“I believe it was showmanship.  I’m sure he had a reason for attracting attention, and he did just that.  You can bet that anyone who arrived at a movie lot in such style, spending dollars for fancy transportation, would be noticed and talked about by everyone.”  Joseph Henabery, interviewed by Arthur Lennig in 1975, quoted in Stroheim (Kentucky, 2000).

What is certain is that beginning in February of 1915, Majestic Studios employed Stroheim in various capacities on several films:  as an extra, an actor, set decorator, technical advisor, production assistant and assistant director on five different films, under the general supervision of, but not directed by, Griffith.

His first significant work in film was in Majestic’s adaptation of the Henrik Ibsen drama, Ghosts, directed by former Griffith and Biograph actor George Nicholls.  Stroheim served as set decorator and had a bit part in the film.  It was his set work that actually garnered notice in The Moving Picture World which praised the film for its finely detailed set interiors, even as the reviewer was ambivalent to the film as a whole.  It was his attention to details that would become a trademark of Stroheim as a director, and eventually form part of the legend of his downfall as well.  But for the time being, this experience would only further his career.

Having met actor John Emerson on the set of Ghosts, Emerson was impressed with Stroheim’s visual acuity.  On Emerson’s first film as a director, a dramatic adaptation of the operetta Old Heidelberg, he hired Stroheim as his assistant after the Vienna native told him he had seen the play many times in his home town, and could add authenticity to the production.  The film starred two actors on the rise, just a few years short of peak popularity, Wallace Reid and Dorothy Gish.  Stroheim also convinced Emerson to let him play a key supporting role in the film.  From this point forward, it does not require a great leap of faith to convince us of Stroheim’s desire to be in the director’s chair himself, starring in his own film, obsessing over set designs,  carefully crafting every visual detail — to be in total control.

One of the more interesting questions of Stroheim’s early career is his involvement in Griffith’s Intolerance.  Griffith had completed a film titled, The Mother and the Law, with Mae Marsh and Robert Harron, in early 1915.  Griffith was then occupied until June coordinating the nationwide exhibition of Birth of A Nation.  Dissatisfied with “Mother” as a followup to Birth of a Nation after witnessing the impact “Birth” had on the conscience of an entire nation, Griffith began work on the additional stories that, together with “Mother,” would make up the four stories of Intolerance.   But again, as with “Birth,” the schedules of Griffith and Stroheim during this period cast doubt on whether Stroheim could have contributed much to Intolerance.

Following his work on Old Heidelberg, Stroheim had obtained a role in Farewell to Thee for Reliance in June, 1915, which occupied him during much of that summer.  The film was released in late August.  In early September, Stroheim received an offer from John Emerson to work as his assistant on a film he was directing in New York for Douglas Fairbanks  beginning in late September.  That film, His Picture in the Papers, included a bit part for Stroheim, was shot in New York that fall, and was released the following February, 1916.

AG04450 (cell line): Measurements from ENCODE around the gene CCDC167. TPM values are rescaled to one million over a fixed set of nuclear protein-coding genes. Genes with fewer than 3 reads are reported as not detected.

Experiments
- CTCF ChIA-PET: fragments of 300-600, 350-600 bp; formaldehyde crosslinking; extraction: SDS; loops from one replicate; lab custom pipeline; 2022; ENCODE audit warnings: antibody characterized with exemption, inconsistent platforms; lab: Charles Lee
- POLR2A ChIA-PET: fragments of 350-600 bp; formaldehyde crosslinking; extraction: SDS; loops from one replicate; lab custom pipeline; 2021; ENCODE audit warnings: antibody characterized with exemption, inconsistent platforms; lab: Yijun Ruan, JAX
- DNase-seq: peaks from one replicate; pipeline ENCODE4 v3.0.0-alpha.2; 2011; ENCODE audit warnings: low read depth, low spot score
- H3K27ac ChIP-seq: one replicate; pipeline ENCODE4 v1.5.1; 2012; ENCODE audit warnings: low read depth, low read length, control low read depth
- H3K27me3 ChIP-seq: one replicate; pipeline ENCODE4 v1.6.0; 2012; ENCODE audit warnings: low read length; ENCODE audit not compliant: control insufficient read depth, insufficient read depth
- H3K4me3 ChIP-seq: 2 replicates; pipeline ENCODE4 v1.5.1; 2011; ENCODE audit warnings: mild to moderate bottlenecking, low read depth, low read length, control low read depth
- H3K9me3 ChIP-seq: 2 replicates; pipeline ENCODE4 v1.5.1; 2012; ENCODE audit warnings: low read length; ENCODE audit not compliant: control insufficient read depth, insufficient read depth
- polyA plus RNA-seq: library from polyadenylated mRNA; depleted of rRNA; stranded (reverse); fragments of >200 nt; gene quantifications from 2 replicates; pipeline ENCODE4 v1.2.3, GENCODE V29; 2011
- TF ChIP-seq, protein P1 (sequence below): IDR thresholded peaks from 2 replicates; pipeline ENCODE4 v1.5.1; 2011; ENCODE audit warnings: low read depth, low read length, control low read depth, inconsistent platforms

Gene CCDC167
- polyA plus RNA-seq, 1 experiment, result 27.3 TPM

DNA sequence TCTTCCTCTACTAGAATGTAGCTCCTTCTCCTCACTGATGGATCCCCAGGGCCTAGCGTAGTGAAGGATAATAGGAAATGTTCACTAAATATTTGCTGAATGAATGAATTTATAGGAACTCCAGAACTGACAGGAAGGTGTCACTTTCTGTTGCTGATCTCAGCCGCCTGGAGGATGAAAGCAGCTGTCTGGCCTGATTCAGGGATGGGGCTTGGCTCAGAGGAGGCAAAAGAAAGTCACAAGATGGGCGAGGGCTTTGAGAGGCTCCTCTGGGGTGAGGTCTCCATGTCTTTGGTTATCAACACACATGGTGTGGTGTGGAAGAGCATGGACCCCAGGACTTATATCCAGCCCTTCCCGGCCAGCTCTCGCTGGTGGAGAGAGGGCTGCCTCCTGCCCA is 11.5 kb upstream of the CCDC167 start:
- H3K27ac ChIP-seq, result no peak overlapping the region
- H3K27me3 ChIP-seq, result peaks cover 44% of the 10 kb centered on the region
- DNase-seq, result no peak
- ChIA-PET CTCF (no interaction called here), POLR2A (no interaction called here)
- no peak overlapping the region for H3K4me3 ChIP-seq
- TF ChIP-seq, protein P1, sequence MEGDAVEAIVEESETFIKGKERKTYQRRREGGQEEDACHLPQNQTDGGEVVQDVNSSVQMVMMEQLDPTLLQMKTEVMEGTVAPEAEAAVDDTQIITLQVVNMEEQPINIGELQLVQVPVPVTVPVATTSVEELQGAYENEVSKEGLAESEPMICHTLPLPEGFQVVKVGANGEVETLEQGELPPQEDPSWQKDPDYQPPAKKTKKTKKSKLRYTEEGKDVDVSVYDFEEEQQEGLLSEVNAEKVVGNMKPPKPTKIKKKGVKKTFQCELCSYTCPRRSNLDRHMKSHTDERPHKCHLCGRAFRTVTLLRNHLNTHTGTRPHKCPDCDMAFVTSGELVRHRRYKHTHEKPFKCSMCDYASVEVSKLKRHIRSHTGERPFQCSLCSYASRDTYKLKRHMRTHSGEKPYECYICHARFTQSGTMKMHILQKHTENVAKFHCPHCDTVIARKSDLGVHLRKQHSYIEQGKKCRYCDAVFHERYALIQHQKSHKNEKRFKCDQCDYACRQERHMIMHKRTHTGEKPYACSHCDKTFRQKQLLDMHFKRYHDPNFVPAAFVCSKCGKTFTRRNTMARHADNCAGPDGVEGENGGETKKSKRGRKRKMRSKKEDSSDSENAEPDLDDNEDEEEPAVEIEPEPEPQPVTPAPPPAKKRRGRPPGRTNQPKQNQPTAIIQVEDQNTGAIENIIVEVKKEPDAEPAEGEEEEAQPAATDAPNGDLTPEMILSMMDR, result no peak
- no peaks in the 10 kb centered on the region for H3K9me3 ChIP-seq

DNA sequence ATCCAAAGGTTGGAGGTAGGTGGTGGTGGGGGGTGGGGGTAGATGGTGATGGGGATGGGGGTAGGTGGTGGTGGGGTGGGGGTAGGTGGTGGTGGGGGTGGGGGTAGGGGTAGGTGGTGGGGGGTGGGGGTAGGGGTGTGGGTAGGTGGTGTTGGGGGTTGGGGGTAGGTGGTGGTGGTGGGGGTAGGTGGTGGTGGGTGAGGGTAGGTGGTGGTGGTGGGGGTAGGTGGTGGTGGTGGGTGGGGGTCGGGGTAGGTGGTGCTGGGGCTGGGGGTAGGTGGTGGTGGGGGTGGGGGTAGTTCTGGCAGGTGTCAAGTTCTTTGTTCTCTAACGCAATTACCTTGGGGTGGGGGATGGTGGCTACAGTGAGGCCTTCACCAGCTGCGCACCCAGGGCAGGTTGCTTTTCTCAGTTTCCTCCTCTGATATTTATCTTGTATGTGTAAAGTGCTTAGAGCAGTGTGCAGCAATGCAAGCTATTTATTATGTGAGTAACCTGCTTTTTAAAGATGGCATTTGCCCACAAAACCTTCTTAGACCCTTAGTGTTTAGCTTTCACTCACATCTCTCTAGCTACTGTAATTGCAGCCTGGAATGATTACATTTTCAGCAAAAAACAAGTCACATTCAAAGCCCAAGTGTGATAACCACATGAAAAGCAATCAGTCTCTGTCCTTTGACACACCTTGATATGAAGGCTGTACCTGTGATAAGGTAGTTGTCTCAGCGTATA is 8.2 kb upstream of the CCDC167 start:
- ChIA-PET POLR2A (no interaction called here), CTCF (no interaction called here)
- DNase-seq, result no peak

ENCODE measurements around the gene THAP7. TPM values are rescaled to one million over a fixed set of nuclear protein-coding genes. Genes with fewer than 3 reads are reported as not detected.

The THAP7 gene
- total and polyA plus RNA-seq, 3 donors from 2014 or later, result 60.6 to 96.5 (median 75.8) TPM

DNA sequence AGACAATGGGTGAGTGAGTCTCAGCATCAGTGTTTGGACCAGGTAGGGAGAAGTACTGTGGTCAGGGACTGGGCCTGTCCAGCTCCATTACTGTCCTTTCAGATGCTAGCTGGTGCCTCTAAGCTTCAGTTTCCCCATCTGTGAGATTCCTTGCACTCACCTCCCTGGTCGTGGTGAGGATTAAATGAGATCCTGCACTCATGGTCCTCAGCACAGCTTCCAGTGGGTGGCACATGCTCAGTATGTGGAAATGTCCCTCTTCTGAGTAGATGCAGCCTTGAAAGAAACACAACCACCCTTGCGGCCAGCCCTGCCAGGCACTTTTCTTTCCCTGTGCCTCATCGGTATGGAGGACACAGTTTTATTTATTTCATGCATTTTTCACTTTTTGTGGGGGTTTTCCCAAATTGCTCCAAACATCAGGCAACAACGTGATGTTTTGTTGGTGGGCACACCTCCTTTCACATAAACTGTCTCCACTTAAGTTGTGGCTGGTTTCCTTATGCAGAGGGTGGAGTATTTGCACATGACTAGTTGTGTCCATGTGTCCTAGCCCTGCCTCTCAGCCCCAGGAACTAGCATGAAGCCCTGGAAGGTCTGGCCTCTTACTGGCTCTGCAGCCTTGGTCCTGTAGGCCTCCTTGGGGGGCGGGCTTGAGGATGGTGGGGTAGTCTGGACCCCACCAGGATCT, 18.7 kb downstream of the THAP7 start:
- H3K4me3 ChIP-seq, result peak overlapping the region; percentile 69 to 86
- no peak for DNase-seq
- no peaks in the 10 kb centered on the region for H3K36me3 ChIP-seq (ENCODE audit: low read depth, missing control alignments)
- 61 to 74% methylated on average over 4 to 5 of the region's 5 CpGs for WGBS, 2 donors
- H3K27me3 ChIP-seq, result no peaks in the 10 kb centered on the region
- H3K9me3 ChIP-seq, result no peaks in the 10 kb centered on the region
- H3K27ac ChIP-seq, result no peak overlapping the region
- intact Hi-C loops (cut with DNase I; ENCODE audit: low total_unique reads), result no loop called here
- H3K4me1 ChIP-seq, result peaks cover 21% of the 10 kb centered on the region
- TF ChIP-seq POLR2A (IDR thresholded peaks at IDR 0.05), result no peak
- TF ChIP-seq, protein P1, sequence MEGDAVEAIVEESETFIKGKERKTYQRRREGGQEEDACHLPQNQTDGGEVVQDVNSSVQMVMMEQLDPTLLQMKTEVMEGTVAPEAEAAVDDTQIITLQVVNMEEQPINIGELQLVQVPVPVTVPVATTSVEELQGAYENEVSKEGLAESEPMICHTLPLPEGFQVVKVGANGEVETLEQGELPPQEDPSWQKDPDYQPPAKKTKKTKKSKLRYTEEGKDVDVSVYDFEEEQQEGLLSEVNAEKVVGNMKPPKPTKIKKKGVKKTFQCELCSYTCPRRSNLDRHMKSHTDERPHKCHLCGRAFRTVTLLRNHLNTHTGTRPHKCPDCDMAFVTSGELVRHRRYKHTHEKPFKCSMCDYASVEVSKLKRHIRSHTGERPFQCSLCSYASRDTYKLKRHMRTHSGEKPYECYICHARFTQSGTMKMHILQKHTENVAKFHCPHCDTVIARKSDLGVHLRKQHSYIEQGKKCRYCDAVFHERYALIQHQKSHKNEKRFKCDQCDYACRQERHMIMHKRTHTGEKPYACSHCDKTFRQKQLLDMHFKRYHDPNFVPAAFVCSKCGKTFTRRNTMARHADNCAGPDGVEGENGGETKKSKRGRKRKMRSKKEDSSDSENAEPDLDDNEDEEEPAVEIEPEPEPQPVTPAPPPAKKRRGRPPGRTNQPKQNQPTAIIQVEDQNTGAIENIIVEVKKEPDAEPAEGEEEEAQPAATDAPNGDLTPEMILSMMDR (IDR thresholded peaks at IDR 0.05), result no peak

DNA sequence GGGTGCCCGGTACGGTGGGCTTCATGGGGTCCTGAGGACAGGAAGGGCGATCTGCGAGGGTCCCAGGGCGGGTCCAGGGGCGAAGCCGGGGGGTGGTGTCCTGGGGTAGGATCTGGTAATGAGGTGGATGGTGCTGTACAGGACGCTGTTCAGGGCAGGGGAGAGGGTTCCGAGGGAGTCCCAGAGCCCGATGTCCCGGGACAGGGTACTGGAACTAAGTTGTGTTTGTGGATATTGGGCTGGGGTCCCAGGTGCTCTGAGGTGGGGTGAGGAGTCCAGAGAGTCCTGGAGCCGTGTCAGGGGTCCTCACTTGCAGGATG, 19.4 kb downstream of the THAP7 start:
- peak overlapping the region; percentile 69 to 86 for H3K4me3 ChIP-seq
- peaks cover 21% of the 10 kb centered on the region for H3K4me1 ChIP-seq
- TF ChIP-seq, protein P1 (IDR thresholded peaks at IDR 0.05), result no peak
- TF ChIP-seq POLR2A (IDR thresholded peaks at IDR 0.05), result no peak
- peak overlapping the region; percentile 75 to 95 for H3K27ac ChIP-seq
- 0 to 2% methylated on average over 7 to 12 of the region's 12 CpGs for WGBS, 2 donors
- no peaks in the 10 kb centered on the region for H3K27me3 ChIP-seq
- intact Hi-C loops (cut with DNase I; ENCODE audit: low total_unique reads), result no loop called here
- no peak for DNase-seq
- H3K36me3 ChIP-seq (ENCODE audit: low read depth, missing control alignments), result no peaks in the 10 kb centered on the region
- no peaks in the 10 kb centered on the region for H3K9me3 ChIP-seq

Though Stroheim received an assistant’s credit for Intolerance, Joseph Henabery stated to Stroheim biographer Lennig that Raoul Walsh, Christy Cabanne, George Siegmann, Tod Browning and Henabery, but not Stroheim, were Griffith’s chief “aides” on Intolerance.  At times, the entire studio lot was involved in crowd scenes and Stroheim seems to have taken part in obtaining extras to play “Jews” for the Jerusalem story and the crucifixion scene in particular.  It is also possible he worked on redesigns of sets for the “modern” story of the film, parts of which were re-shot in 1916, but his overall involvement, and even his presence on the Intolerance set, would have been minimal, certainly less than would be expected of an “assistant director.”

While shooting His Picture in the Papers in New York, Stroheim met Mae Jones and soon married, in November, 1915.  The couple returned to California in January where she worked as a seamstress for the Griffith studio, and their son, Erich von Stroheim, Jr., was born the following August.  This marriage lasted only until 1919.

His soon to be infamous public persona, however, was formed largely by his early acting roles.  He played German officers in supporting roles of varying importance in four films, all released in 1918: The Unbeliever (Edison, directed by Alan Crosland), The Hun Within (Famous Players-Laskey, dir. Chester Withy), Hearts of the World (Griffith, Famous Players-Laskey, dir. D. W. Griffith) and The Heart of Humanity (Universal, dir. Allen Holubar) in which he tosses an infant out a window and attempts to rape the mother.  In these roles we find the origin of the slogan used in studio advertising to promote Stroheim’s work — “The Man You Love to Hate.”   It was a label that followed him in varying degrees throughout his acting career — even in ads for his first two directorial efforts, Blind Husbands (1919) and Foolish Wives (1922).

At this point in his career in motion pictures, the question one is compelled to ask is how could a man with very modest experience as a film actor, set decorator and a director’s personal assistant persuade a savvy businessman, Carl Laemmle — the man who bucked the Edison/Biograph MPPC “trust,” who signed Florence Lawrence and Mary Pickford away from Griffith and Biograph, who founded Universal Film Company — to allow him to write, direct and star in a major production for his studio?

The answer can be found in Part Two, the next installment on the early career of Erich von Stroheim.

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“A significant aspect of Stroheim’s life was that he was always in some way the outsider.  In Catholic Vienna, he was a Jew; in melting pot America, he was the aristocratic European; and in France in his later life, he was a curious mixture of Austrian and American.  Thus, he was always the Auslander [outlander].”  Arthur Lennig, Stroheim, Kentucky University Press, 2000.